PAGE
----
nep-cmp New Economics Papers
on Computational Economics
Issue of 2010‒03‒20
seven papers chosen by
Stan Miles
Thompson Rivers University

  1. A Problem-Specific and Effective Metaheuristic for Flexibility Design By Jörn Grahl; Michael Schneider; David Francas
  2. Costi di coordinamento e vantaggi di aggregazione: esiti, morfologia e processi di interazione in un mondo artificiale multi-agente By A. Arrighetti; S. Curatolo
  3. Entry and competition in freight transport: the case of a prospective transalpine rail link between France and Italy By Prady, Delphine; Ullrich, Hannes
  4. Calibrating Option Pricing Models with Heuristics By Manfred Gilli; Enrico Schumann
  7. Alternative Basic Income Mechanisms: An Evaluation Exercise with a Microeconometric Model By Colombino, Ugo; Locatelli, Marilena; Narazani, Edlira; O'Donoghue, Cathal

  1. By: Jörn Grahl (Johannes Gutenberg-Universität Mainz, Dept. of Information Systems & Business Administration Mainz School of Management and Economics); Michael Schneider (Technische Universität Kaiserslautern, Information Systems and Operations Research Department); David Francas (Universität Mannheim, Chair of Logistics and Supply Chain Management)
    Abstract: Matching uncertain demand with capacities is notoriously hard. Operations managers can use mix-flexible resources to shift excess demands to unused capacities. To find the optimal configuration of a mix-flexible production network, a flexibility design problem (FDP) is solved. Existing literature on FDPs provides qualitative structural insights, but work on solution methods is rare. We contribute the first metaheuristic which integrates these structural insights and is specifically tailored to solve FDPs. Our genetic algorithm is compared to commercial solvers on instances of up to 15 demand types, resources, and 500 demand scenarios. Experimental evidence shows that in the realistic case of flexible optimal configurations, it dominates the comparison methods regarding runtime and solution quality.
    Keywords: Flexibility, Metaheuristic, Network Design
    JEL: M11
    Date: 2010–01–28
  2. By: A. Arrighetti; S. Curatolo
    Abstract: In the real world, many social and economic interactions are highly affected by coordination problems. These, in turn, emerge from the trial to dynamically organize strategies of collective action in complex contexts where agents and groups are heterogeneous and information is only imperfectly transmitted. In such an environment, rational strategies of coordination games cannot be set ex-ante because, even if benefits from collective coordination are common knowledge, yet there exist many unknown ex-post costs to be sustained. Agent-based simulations done in this paper show how these costs impact the net payoff in different stages of the game with different weights depending on structure of the environment and nature of co-players. With perfect information, coordination is the outcome of the game, as game theory predicts. On the contrary, if coordination costs are positive, coordination failures frequently emerge, even in absence of opportunism (as postulated in this paper). Moreover, our simulations show that information costs are more important, in determining the success of coordination, than both organization and supervision costs. Finally, a new kind of coordination failure can emerge from the dynamic interaction among agents even in contexts where ex-ante gross payoffs are sufficiently high.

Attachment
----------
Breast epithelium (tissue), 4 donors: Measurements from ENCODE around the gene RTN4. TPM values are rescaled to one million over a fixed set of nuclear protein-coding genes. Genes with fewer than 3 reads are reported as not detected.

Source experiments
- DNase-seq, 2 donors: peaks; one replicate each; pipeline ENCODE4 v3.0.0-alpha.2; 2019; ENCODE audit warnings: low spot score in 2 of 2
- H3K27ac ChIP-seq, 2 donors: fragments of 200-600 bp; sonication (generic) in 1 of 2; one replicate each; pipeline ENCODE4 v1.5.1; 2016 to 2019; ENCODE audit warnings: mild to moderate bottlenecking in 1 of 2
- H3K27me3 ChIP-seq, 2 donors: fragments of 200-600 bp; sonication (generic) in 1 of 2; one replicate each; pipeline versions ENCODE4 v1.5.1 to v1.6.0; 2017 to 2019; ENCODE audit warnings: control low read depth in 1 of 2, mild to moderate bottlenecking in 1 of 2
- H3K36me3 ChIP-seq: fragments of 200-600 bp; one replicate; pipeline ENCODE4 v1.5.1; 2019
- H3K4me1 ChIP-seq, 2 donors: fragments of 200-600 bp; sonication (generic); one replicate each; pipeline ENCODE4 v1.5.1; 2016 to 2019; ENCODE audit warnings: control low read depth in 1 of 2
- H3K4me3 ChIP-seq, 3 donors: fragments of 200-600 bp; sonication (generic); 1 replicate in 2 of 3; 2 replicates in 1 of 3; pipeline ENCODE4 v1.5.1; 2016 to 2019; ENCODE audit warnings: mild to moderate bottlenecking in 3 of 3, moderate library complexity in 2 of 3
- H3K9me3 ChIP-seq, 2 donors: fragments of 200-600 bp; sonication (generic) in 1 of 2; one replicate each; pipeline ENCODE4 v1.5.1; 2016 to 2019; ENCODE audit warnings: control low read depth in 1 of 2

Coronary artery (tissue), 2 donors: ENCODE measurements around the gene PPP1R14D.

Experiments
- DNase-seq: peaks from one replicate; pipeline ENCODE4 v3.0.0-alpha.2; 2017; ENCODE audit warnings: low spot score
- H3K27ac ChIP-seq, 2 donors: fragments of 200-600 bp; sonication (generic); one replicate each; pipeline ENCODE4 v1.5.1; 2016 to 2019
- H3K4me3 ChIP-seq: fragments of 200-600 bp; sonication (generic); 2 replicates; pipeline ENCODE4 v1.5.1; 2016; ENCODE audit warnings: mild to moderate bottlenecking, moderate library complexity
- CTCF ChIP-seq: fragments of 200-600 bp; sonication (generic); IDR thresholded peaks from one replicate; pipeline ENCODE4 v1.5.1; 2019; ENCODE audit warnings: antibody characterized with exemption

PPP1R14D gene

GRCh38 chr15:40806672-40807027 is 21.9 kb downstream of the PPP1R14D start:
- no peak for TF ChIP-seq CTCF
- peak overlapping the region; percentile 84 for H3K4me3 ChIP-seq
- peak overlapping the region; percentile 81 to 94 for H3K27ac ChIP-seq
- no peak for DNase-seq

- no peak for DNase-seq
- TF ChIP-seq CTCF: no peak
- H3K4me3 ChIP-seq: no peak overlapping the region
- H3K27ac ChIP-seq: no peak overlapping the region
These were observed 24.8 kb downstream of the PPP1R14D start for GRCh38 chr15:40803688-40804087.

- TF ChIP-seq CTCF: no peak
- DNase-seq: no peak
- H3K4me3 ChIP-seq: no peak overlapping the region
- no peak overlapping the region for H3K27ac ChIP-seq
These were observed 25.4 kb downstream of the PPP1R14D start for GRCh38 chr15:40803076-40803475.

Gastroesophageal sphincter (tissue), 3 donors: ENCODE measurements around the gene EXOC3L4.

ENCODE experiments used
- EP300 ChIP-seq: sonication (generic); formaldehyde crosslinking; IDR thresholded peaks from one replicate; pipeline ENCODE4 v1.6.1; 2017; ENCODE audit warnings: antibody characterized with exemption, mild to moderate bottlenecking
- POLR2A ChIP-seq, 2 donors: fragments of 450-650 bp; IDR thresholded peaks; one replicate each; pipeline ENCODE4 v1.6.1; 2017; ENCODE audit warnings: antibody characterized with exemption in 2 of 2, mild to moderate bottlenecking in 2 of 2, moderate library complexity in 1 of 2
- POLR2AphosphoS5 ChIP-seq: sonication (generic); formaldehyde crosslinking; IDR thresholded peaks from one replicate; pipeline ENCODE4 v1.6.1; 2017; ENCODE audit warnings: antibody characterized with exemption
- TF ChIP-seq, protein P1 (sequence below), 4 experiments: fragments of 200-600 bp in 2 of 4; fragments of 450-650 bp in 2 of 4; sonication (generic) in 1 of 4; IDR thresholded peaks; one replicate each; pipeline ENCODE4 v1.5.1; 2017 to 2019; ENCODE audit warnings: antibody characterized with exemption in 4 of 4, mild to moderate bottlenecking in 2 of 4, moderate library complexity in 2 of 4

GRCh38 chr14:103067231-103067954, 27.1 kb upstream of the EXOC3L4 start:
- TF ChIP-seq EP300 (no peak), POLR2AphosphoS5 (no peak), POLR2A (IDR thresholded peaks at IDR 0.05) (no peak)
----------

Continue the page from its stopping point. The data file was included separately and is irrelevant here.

Keywords: Coordination Games, Agent-based Models, Coordination Costs
    JEL: B4 C15 C71
    Date: 2010
  3. By: Prady, Delphine; Ullrich, Hannes
    Abstract: We analyze the expected effects of building a rail tunnel between Lyon and Turin on i) the market shares of the established and the new suppliers, and ii) consumer surplus. The prospective project consists of a 53km rail tunnel providing freight shippers with a new alpine path. We calibrate an equilibrium model where freight shippers choose a mode and alpine path to ship goods from a given origin to a given destination. Freight carriers strategically set prices for the differentiated products they supply. Deriving the market equilibrium, we simulate the entry of a quality-improved product and test its competitive viability. The prospective alpine path proves both competitive and welfare-enhancing on the regional market, loses its competitive edge on the wider North-South market, and leads to a modal shift on the West-East market. We argue that the new infrastructure is only one tool out of a global modal shift-oriented policy toolbox. --